This evening I came across a note I had written in a notebook some time earlier this year. I can’t remember what prompted me to write it, and I’m sure the idea wasn’t entirely original, so if anyone knows anything similar, perhaps they would let me know.
It’s a short step from thinking God doesn’t matter, to thinking he doesn’t exist. It may be fashionable to parade one’s atheism in public, but there is a danger for Christian people that we can live as if God didn’t matter, and worse, as if he didn’t exist.
Far from being closer to God in a garden than anywhere else on earth, Eve found it easier to think God didn’t matter when she was in the Garden. It seemed to make so much sense when the idea was suggested to her by a talking snake. Now that ought to have sent alarm bells ringing in her head. It’s one thing to think that God doesn’t matter, but it’s another thing altogether to take advice on theology from a talking snake.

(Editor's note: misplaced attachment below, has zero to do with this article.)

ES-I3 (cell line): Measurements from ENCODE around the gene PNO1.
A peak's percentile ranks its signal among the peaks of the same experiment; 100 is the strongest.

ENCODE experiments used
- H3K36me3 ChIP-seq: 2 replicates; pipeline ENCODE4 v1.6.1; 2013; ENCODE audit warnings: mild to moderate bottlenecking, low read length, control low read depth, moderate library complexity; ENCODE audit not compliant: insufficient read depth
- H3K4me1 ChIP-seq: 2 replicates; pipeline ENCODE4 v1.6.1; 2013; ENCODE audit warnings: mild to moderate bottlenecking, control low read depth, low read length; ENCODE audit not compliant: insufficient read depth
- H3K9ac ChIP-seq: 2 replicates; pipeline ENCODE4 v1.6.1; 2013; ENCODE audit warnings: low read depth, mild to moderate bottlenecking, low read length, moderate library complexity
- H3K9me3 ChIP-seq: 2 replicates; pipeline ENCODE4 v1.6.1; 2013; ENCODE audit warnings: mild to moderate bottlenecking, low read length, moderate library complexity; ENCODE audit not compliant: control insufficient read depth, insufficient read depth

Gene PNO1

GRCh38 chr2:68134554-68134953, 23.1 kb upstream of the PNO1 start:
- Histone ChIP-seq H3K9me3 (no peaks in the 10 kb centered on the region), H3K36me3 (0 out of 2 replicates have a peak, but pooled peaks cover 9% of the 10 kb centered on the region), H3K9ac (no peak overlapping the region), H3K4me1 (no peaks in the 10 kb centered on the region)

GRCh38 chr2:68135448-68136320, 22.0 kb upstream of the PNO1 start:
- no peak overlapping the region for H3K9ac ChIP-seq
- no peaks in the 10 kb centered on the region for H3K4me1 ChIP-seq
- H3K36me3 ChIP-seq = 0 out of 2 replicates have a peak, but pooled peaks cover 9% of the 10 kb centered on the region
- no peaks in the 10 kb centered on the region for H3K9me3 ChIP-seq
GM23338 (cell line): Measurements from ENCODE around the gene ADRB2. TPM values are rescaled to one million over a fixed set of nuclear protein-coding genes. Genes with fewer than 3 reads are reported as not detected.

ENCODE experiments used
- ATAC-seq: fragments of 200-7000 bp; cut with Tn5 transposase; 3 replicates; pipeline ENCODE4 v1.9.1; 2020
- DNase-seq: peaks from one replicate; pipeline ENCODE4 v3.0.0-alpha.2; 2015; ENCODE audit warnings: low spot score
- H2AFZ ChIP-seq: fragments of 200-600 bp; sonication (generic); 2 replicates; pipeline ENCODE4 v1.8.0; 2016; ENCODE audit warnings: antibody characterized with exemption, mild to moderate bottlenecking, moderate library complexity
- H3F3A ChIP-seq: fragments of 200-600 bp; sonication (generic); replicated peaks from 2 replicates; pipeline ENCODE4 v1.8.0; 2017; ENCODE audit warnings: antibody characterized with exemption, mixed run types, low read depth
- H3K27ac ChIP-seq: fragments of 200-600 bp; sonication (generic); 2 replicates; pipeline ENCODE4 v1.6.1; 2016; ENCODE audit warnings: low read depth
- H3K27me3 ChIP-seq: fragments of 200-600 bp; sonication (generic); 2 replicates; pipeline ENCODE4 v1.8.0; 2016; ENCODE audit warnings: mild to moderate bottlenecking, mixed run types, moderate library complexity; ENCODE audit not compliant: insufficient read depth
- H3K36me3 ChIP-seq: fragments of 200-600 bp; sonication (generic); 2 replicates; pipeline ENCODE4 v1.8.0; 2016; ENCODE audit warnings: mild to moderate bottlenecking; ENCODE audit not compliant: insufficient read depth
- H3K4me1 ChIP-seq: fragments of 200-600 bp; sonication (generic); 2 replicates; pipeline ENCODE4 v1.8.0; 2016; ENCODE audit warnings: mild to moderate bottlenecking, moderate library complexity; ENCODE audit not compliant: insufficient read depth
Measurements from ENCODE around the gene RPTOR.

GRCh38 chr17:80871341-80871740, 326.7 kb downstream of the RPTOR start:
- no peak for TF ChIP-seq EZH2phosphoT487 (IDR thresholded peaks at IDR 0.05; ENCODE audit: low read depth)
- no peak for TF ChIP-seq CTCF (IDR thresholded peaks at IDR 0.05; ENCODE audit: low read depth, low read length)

The sobering thing to realise is that we live in what might be termed less than the ideal circumstances of Eden. How much easier to make Eve’s mistake, and be deceived about our Maker. There are still plenty of talking snakes giving advice on theology! But Paul’s advice is still relevant:
But I am afraid that as the serpent deceived Eve by his cunning, your thoughts will be led astray from a sincere and pure devotion to Christ. 2 Corinthians 11:3.
We need to be on our guard against gaining a wrong perspective on life. Both messages today from our pastor stressed this need. This morning we were reminded of just who Jesus really is (from Revelation 1:9-20). He is not the domesticated figure the world likes to portray him as. He is the very God of heaven. No wonder John “fell at his feet as though dead”. This evening we considered true value from Matthew 13:44-46, and once again our thoughts were directed to Christ. The antidote for practical Christian atheism (living as if God didn’t matter, or worse, as if he didn’t exist) is constant consideration of Christ, his value and his worth.